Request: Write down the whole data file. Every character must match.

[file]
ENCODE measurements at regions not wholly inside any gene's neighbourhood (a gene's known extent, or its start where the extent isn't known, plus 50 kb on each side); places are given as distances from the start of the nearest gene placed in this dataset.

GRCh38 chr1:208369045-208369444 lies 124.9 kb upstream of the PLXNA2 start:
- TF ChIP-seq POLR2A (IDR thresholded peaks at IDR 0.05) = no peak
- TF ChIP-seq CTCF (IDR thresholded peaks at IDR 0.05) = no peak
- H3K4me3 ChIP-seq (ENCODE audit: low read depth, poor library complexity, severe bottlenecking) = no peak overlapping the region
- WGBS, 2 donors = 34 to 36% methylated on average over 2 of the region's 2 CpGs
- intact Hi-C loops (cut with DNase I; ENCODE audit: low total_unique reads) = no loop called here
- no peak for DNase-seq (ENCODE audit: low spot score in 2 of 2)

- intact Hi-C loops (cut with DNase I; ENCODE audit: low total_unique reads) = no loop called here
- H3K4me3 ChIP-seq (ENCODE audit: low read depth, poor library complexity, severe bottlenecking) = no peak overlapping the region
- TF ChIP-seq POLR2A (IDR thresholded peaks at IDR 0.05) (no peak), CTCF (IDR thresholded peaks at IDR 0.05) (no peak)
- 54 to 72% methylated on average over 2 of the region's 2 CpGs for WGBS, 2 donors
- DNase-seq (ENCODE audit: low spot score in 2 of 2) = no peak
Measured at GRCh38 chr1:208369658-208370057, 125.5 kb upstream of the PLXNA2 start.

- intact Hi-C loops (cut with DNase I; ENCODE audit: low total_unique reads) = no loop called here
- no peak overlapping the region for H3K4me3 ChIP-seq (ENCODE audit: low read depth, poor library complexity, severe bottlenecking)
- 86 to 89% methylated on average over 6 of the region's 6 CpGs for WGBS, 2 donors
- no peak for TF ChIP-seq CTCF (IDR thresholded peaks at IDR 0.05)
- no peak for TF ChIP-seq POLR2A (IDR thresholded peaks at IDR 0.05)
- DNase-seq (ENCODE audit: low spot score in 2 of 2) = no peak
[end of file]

ENCODE measurements at regions not wholly inside any gene's neighbourhood (a gene's known extent, or its start where the extent isn't known, plus 50 kb on each side); places are given as distances from the start of the nearest gene placed in this dataset.

GRCh38 chr1:208369045-208369444 lies 124.9 kb upstream of the PLXNA2 start:
- TF ChIP-seq POLR2A (IDR thresholded peaks at IDR 0.05) = no peak
- TF ChIP-seq CTCF (IDR thresholded peaks at IDR 0.05) = no peak
- H3K4me3 ChIP-seq (ENCODE audit: low read depth, poor library complexity, severe bottlenecking) = no peak overlapping the region
- WGBS, 2 donors = 34 to 36% methylated on average over 2 of the region's 2 CpGs
- intact Hi-C loops (cut with DNase I; ENCODE audit: low total_unique reads) = no loop called here
- no peak for DNase-seq (ENCODE audit: low spot score in 2 of 2)

- intact Hi-C loops (cut with DNase I; ENCODE audit: low total_unique reads) = no loop called here
- H3K4me3 ChIP-seq (ENCODE audit: low read depth, poor library complexity, severe bottlenecking) = no peak overlapping the region
- TF ChIP-seq POLR2A (IDR thresholded peaks at IDR 0.05) (no peak), CTCF (IDR thresholded peaks at IDR 0.05) (no peak)
- 54 to 72% methylated on average over 2 of the region's 2 CpGs for WGBS, 2 donors
- DNase-seq (ENCODE audit: low spot score in 2 of 2) = no peak
Measured at GRCh38 chr1:208369658-208370057, 125.5 kb upstream of the PLXNA2 start.

- intact Hi-C loops (cut with DNase I; ENCODE audit: low total_unique reads) = no loop called here
- no peak overlapping the region for H3K4me3 ChIP-seq (ENCODE audit: low read depth, poor library complexity, severe bottlenecking)
- 86 to 89% methylated on average over 6 of the region's 6 CpGs for WGBS, 2 donors
- no peak for TF ChIP-seq CTCF (IDR thresholded peaks at IDR 0.05)
- no peak for TF ChIP-seq POLR2A (IDR thresholded peaks at IDR 0.05)
- DNase-seq (ENCODE audit: low spot score in 2 of 2) = no peak